Retail: High Street versus the Internet


The debate about the supremacy of the Internet over the high street as our preferred shopping destination continues. This, at first glance, is surprising as the Internet offers so many advantages, for retailers as well as customers, but maybe the need to touch the product we wish to buy, and interactions with an actual salesperson are still vital components in the equation.


As customers we have embraced the convenience of the Internet; the ‘anywhere, anytime’ accessibility and the ability to shop around from the comfort of our sofa makes it easy, and our desire for instant gratification is sated by the live streaming of films, music and books. In the UK, 75% of us shop online, and in 2014 we spent an impressive £91 billion.


Retailers can benefit too, with lower overheads, reduced property and staffing costs and the potential for international expansion. The Internet’s flexibility allows for product lines to be changed quickly to drive or react to customer demand, a variable now better understood thanks to the generation of very valuable customer data. There are, of course, merits and financial implications for both types of retail. Internet retailers may not have high street shops to maintain, but they do have web hosting, distribution networks and search engine marketing to support and the fickle customer will not give a slow or difficult-to-navigate website a second chance.


However, as the Internet becomes more crowded, retailers have to be tough to survive, especially when competing against the undisputed Internet king; Amazon, which sells 120 million different products on its UK site, from which it generates annual sales of £4.3 billion. In the UK it has eight distribution centres, known as ‘fulfilment centres‘, the largest of which, situated in Dunfermline, is the size of 14 football pitches or 1,000,000 square feet. Amazon Prime Now is pushing the Internet’s levels of convenience even further, with a delivery option of ‘under one hour’ already available in parts of London, Birmingham and Newcastle.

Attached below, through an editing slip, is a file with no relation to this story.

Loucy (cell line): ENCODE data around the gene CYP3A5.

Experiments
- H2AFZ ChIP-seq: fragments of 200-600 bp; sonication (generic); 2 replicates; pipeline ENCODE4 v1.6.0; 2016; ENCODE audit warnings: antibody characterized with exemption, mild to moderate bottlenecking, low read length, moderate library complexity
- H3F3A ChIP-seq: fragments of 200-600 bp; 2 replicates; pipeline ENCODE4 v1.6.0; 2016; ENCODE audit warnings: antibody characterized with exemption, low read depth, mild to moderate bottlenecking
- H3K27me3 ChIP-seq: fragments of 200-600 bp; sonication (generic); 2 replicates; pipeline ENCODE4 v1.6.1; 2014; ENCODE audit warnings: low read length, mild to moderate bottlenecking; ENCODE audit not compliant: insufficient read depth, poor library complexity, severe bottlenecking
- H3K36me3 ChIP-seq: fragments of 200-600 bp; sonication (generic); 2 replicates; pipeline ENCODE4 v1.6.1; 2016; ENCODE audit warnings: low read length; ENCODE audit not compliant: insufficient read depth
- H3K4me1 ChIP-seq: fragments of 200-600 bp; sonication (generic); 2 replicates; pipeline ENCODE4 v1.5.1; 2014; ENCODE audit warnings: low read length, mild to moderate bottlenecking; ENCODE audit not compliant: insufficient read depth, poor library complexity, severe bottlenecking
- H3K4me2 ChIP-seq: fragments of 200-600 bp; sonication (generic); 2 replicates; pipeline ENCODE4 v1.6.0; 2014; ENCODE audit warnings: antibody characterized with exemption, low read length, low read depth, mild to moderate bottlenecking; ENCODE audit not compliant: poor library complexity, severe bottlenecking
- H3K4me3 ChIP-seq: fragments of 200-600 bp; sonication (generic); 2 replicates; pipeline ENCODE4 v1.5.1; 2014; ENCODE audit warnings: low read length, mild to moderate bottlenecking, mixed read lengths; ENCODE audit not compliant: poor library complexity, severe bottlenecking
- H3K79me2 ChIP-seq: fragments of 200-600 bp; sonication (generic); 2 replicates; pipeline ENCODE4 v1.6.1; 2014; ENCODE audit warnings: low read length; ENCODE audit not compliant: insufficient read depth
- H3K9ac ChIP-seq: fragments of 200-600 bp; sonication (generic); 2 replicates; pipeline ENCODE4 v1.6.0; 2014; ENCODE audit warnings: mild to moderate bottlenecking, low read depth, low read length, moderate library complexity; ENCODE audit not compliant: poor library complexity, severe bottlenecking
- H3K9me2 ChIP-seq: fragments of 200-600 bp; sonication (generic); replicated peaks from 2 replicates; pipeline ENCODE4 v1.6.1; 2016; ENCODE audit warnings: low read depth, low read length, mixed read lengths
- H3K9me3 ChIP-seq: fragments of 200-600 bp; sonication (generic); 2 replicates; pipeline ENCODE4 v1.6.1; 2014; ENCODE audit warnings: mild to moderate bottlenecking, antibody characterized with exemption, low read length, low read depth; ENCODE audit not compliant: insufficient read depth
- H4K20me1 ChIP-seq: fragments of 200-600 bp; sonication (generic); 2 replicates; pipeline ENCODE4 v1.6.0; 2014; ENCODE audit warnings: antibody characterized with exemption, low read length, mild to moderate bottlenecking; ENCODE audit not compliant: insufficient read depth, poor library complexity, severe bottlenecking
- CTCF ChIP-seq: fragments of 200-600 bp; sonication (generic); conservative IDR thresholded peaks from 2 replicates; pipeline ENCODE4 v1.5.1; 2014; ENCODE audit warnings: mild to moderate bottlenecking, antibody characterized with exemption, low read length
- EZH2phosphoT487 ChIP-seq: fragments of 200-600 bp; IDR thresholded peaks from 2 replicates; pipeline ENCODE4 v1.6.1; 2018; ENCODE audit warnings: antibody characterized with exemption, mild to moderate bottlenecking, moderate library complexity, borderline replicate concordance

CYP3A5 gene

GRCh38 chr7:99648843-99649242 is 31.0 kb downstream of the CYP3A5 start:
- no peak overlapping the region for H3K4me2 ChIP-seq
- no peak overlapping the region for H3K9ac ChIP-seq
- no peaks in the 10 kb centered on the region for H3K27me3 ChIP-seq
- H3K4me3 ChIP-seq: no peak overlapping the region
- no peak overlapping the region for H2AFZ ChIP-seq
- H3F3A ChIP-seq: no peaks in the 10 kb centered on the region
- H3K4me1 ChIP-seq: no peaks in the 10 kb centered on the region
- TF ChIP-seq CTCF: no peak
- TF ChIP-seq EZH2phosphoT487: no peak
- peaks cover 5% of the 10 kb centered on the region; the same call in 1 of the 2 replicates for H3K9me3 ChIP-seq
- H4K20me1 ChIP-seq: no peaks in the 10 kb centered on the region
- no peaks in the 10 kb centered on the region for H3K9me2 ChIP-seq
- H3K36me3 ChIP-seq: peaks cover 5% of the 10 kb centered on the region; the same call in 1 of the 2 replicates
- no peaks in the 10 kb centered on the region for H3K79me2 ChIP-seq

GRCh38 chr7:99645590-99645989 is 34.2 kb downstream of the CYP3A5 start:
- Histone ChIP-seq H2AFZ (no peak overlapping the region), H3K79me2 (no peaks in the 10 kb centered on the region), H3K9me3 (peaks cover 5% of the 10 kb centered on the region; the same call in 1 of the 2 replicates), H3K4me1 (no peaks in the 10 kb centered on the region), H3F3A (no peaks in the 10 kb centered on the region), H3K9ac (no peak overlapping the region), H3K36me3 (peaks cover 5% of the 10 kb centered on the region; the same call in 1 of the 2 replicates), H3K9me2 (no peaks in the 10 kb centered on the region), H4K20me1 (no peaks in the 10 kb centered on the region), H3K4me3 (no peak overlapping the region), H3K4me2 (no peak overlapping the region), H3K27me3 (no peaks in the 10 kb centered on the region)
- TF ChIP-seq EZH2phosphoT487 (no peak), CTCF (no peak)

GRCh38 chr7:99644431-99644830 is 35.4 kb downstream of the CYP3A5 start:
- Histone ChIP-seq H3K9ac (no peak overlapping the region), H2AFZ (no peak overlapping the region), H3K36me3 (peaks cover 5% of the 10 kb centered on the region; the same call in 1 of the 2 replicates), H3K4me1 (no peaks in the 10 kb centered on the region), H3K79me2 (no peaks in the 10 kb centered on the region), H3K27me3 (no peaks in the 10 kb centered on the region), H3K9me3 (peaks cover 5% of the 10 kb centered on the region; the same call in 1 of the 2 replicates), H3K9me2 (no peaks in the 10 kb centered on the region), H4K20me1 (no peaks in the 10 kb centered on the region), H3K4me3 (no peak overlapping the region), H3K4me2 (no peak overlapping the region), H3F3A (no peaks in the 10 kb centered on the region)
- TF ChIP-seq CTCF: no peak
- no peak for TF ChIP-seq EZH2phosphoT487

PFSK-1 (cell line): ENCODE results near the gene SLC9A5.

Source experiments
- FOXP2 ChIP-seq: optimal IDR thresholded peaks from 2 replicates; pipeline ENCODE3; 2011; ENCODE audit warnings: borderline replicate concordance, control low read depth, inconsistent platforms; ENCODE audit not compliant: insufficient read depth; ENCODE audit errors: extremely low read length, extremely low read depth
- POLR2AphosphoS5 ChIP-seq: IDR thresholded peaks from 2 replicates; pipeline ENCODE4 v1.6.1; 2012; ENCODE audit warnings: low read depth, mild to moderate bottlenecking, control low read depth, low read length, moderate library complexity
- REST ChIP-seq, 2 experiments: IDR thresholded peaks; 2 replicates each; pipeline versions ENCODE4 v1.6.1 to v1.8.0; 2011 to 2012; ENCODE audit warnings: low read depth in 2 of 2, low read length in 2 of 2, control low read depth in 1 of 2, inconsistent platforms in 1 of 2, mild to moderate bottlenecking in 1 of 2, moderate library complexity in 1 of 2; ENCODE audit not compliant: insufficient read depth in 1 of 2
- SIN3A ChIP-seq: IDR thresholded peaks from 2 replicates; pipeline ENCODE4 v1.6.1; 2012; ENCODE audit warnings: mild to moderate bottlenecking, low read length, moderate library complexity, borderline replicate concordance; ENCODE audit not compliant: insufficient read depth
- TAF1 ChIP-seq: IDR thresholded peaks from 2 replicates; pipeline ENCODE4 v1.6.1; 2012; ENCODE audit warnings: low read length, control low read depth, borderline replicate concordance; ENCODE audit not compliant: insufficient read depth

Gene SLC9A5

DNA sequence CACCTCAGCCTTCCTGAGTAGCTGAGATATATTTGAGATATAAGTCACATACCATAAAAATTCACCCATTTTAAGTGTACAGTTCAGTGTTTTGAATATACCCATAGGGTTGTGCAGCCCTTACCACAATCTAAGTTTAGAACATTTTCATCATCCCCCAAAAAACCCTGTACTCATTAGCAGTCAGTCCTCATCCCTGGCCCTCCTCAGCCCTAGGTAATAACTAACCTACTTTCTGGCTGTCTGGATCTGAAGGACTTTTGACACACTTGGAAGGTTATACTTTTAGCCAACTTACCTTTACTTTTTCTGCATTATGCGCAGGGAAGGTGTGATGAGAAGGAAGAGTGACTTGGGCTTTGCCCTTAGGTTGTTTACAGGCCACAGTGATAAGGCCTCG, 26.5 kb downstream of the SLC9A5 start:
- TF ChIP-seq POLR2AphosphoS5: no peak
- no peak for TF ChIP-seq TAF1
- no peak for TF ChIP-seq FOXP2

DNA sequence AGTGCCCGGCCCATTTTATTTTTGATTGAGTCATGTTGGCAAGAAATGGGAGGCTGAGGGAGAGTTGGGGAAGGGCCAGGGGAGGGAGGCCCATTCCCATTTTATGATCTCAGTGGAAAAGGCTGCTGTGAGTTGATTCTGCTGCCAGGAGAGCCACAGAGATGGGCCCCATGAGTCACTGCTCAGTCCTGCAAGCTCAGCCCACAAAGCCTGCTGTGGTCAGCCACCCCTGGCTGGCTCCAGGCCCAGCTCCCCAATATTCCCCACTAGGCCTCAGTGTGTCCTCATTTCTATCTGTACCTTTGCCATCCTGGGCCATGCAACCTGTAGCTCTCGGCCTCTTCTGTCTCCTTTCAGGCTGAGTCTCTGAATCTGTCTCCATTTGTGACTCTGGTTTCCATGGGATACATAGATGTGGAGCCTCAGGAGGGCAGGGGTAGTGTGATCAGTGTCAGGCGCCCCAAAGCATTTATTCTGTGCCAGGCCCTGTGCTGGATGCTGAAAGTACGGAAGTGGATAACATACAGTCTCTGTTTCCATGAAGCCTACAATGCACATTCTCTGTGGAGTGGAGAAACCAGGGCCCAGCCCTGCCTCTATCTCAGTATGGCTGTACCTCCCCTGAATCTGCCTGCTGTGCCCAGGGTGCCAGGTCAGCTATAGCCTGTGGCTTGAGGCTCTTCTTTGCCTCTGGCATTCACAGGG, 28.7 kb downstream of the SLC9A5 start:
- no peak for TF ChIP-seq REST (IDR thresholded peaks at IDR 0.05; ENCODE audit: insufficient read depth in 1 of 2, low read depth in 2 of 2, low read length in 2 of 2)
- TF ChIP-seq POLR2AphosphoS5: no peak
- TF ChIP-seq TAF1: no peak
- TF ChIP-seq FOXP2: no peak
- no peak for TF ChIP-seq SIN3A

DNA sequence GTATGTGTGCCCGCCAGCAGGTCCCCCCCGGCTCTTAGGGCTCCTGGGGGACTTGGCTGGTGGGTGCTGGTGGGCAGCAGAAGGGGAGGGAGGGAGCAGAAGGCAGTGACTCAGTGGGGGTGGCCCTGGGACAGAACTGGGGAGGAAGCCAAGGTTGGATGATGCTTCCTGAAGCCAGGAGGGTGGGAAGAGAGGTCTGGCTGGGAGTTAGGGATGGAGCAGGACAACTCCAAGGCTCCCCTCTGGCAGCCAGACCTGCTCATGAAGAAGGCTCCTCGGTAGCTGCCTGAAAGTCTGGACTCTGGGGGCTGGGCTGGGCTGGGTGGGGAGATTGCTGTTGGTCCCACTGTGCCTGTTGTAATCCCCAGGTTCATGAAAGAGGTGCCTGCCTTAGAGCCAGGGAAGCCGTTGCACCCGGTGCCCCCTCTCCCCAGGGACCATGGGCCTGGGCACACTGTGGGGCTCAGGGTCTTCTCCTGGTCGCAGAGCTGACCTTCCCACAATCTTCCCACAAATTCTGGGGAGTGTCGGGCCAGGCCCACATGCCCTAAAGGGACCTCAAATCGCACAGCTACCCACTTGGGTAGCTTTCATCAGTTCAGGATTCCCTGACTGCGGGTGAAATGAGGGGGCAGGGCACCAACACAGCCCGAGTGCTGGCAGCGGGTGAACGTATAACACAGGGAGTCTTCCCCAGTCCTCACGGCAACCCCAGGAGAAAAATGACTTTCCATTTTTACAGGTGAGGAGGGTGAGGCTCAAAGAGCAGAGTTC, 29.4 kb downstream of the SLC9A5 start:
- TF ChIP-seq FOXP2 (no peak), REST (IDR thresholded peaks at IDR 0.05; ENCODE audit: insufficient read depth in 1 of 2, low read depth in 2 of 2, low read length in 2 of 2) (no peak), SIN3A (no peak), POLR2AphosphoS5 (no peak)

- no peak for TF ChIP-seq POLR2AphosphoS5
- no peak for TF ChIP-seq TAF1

Nevertheless, despite the obvious benefits of Internet shopping and Amazon’s relentless expansion, recent trends have shown that the high street is fighting back. Early last year, the online clothing store Boohoo, warned on profits following a disappointing pre-Christmas Black Friday performance. In contrast, John Lewis experienced its biggest sales day in its 150-year history on Black Friday 2014 and hoped to build on that success again last year. It increased the capacity of its website by a third to meet the expected demand, and its Magna Park distribution centre has the capacity to process up to 7,000 items an hour. However, it’s not just its website that is fuelling this success; with its ‘bricks and clicks’ approach, John Lewis is satisfying every aspect of its customers’ needs.


UK customers undoubtedly enjoy Internet shopping, but the high street still has a place, even for the younger generation, who despite predictions to the contrary are not doing all their shopping online. High street stores are seen as showrooms, which if staffed by approachable and knowledgeable salespeople will maximise their appeal and boost sales. For big high street names, these two retail platforms should not be seen as an ‘either/or’ option, but be promoted as a joined-up shopping experience; it’s what the customer expects and wants.




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